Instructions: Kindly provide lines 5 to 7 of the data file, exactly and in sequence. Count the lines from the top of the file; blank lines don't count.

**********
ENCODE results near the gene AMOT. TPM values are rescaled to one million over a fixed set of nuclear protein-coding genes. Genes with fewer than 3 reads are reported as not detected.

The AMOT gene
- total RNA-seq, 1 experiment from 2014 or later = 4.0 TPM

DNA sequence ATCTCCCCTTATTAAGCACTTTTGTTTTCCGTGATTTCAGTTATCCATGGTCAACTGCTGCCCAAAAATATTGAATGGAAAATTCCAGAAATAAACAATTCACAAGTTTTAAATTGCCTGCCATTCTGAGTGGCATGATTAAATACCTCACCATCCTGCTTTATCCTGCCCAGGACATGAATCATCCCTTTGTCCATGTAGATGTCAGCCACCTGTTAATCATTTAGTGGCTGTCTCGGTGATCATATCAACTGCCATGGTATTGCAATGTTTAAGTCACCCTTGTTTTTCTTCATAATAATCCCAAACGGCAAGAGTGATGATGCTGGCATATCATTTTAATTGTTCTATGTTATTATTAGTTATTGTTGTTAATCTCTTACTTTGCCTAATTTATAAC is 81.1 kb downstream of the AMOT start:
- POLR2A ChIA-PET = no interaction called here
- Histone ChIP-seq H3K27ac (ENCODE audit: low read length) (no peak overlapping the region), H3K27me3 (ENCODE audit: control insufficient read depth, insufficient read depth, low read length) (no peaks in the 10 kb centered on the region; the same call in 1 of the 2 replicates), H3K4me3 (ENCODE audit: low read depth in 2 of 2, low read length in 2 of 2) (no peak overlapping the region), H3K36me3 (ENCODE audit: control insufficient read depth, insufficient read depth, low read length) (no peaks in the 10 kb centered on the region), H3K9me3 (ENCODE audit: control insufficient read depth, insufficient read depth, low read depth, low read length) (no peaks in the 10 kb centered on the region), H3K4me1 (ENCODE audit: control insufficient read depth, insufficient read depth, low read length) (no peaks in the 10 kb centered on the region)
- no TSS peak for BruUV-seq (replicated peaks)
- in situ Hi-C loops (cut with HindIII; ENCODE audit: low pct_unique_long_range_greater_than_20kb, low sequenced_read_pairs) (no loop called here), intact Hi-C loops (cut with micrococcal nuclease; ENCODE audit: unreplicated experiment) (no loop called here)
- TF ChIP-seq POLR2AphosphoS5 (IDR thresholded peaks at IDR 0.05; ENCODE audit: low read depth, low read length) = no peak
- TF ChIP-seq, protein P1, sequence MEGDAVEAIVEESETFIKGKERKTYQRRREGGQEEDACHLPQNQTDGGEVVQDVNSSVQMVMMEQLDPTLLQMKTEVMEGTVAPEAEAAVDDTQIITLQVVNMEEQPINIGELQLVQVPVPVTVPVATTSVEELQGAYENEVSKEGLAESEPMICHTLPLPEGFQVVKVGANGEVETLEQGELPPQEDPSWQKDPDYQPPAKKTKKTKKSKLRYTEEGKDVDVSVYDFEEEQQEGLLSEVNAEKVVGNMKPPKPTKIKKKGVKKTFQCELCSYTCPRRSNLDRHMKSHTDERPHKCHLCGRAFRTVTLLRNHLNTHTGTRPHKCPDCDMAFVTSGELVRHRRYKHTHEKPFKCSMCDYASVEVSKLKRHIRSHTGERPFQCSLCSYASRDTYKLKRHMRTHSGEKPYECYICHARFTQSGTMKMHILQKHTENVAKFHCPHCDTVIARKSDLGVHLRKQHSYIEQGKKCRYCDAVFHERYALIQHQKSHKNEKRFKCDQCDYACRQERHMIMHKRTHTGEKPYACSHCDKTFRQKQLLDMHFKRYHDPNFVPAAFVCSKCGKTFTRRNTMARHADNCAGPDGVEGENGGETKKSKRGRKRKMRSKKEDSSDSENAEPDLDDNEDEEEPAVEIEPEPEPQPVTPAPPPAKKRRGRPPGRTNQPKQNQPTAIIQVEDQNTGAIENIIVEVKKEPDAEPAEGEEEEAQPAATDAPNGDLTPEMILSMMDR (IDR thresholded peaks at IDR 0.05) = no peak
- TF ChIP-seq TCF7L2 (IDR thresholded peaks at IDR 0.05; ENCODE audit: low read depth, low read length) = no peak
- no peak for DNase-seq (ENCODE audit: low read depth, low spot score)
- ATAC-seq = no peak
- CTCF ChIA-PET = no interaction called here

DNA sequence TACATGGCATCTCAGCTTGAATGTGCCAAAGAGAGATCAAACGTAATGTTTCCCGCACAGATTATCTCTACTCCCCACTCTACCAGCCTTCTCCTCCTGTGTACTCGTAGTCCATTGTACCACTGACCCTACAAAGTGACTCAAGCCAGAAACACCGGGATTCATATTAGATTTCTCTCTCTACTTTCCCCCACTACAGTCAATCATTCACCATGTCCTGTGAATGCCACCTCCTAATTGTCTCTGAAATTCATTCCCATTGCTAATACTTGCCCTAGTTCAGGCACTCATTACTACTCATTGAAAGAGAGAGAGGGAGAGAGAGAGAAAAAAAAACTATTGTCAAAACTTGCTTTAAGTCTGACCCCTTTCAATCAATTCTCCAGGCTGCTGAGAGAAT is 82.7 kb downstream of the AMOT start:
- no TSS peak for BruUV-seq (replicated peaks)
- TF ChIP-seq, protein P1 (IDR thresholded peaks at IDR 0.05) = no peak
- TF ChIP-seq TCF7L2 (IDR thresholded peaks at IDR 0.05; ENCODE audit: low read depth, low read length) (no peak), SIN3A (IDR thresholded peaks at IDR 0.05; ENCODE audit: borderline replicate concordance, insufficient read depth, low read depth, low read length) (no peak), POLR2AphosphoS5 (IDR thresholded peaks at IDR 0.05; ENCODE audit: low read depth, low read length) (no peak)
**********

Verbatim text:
- POLR2A ChIA-PET = no interaction called here
- Histone ChIP-seq H3K27ac (ENCODE audit: low read length) (no peak overlapping the region), H3K27me3 (ENCODE audit: control insufficient read depth, insufficient read depth, low read length) (no peaks in the 10 kb centered on the region; the same call in 1 of the 2 replicates), H3K4me3 (ENCODE audit: low read depth in 2 of 2, low read length in 2 of 2) (no peak overlapping the region), H3K36me3 (ENCODE audit: control insufficient read depth, insufficient read depth, low read length) (no peaks in the 10 kb centered on the region), H3K9me3 (ENCODE audit: control insufficient read depth, insufficient read depth, low read depth, low read length) (no peaks in the 10 kb centered on the region), H3K4me1 (ENCODE audit: control insufficient read depth, insufficient read depth, low read length) (no peaks in the 10 kb centered on the region)
- no TSS peak for BruUV-seq (replicated peaks)